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Industry Viewpoint: Embrace your brand’s origin story

The produce industry is in a unique position when it comes to the newest question buzzing through the marketing world — What is your origin story? In case you need a refresher, the definition of origin is the point or place where something begins, arises or is derived.brco

Do a Google search for origin story and you are most likely to come across this phrase as it relates to our favorite characters in today’s latest Avengers movie. The origin stories of these characters are integral in the storyline identifying how the characters gained their individual powers. As moviegoers, we better understand the decisions and actions of these superheroes because we know their origin story.

So, how do we translate the origin story of superheroes to selling produce?

Shoppers are becoming more and more savvy when it comes to understanding the origin behind their food; they want to know exactly what makes something unique. They want to understand how and why it’s grown, where it’s grown, how it’s processed and how it ends up in their grocery store.

Everyone from my Gen Z cousin to my Baby Boomer father have posed questions directly to me in conversations about where their produce comes from and why or how it’s in their store at certain times of the year.

While it is true shoppers love locally grown items, these are also the same shoppers who appreciate knowing the origin of produce outside of their growing region. The industry is doing a better job of story-telling, but we have a long way to go.

How do you tell your origin story?

You might be thinking your brand’s origin story box is checked and is nice and neatly uploaded to the About Us section of the company website. Today’s shopper is looking for something more than a bulleted list that falls in line with the standard About Us template.  

Your origin story is a deeper look into your core foundation. What sets you apart? Why are you passionate about what you do? Why is your growing region unique? Why is your store and the products you choose to sell best for them? Who are your employees and why do they care about your brand?

Think about reading a book. Are you presenting a page turner or an encyclopedia? Just saying this product is grown on a farm in Florida doesn’t cut it. Now, describing everything from the feeling of the air to the richness of the soil, the history of the land and the unique people that come together to create the end product, that’s an origin story.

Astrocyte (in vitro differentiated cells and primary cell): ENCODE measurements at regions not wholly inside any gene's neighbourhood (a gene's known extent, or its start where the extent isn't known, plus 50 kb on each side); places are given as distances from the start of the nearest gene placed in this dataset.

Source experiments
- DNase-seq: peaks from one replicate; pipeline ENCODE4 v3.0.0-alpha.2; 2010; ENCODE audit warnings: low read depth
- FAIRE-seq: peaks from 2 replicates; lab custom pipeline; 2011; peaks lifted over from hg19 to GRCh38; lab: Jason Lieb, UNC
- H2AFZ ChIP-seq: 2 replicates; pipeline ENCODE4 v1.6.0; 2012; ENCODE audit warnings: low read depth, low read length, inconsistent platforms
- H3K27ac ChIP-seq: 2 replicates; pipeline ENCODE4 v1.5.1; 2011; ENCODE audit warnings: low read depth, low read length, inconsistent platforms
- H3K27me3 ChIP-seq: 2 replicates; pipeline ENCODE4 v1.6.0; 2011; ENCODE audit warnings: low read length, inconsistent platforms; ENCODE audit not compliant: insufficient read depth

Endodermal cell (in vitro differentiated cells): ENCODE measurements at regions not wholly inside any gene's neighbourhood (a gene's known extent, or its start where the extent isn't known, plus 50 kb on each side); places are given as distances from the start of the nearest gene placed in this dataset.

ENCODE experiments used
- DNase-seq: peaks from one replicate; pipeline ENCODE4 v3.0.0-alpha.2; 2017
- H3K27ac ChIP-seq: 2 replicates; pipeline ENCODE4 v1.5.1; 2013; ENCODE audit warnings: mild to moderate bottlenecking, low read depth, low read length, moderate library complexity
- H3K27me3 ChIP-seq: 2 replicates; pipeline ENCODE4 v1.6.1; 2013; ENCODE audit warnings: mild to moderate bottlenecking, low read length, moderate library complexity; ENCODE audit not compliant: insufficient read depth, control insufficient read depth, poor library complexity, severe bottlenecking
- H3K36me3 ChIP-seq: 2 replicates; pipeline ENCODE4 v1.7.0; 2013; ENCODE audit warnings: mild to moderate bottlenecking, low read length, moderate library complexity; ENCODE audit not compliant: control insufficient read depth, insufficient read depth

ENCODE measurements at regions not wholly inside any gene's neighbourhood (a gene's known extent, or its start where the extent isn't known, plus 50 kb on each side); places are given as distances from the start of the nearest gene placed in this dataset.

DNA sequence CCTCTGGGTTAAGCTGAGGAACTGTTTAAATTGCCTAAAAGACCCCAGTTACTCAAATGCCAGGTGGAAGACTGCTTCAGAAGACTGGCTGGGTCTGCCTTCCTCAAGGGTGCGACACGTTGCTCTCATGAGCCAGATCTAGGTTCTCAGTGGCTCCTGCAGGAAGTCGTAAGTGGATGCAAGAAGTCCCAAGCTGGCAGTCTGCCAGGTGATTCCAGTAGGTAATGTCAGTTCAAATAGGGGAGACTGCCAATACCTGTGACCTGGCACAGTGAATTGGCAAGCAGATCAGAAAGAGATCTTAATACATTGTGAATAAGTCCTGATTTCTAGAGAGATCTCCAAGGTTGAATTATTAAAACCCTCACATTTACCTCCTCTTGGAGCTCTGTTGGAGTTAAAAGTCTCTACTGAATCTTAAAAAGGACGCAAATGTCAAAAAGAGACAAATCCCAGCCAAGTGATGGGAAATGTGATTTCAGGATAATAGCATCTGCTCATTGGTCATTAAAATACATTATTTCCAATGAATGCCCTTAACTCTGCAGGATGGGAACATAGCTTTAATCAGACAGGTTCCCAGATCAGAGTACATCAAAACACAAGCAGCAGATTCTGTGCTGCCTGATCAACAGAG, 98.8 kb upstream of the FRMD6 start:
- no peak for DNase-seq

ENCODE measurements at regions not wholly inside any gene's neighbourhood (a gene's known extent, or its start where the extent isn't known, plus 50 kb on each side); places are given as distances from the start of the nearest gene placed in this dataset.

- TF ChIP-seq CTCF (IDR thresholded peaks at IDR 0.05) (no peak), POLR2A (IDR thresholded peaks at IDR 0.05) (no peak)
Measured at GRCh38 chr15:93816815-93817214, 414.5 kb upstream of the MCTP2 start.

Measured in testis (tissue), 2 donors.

As a Vidalia onion grower, Shuman Farms, the parent company of Produce for Kids, has a unique story to tell when it comes to their product. The Vidalia onion sets itself apart as it is derived from the combination of weather, water and soil uniquely found within 20 south Georgia counties and usually only available April to August.

Combining the unique growing region, the sweet taste, the family history behind the Shuman Farms brand and showcasing this to shoppers in unique ways like recipe demonstrations and in-store events has been successful.  

When someone feels a connection or can relate to your company they’re more likely to purchase your product. Creating a hook through your origin story is one many brands, like Amazon, Apple and Toms Shoes, have been able to successfully do.

 A great way to showcase an origin story is through “Did You Know” facts about your brand. For example, “Did you know Vidalia onions are only grown in 20 south Georgia counties,” or “Did you know that our Vidalia onions are harvested by hand?” These fun facts give shoppers a better understanding of the brand, but also interesting information to share with others.

Produce brands can create origin story centric toolkits that include social media posts and graphics that a retailer can utilize on social media channels. Use of toolkits differ from retailer to retailer, but having the tools in place and readily available is important.

People want transparency. They want to know about your roots (pun intended). This might mean we need to step outside our comfort zone and offer up that true origin story.

What makes your brand a superhero?

(Amanda Keefer is the managing director for Produce for Kids)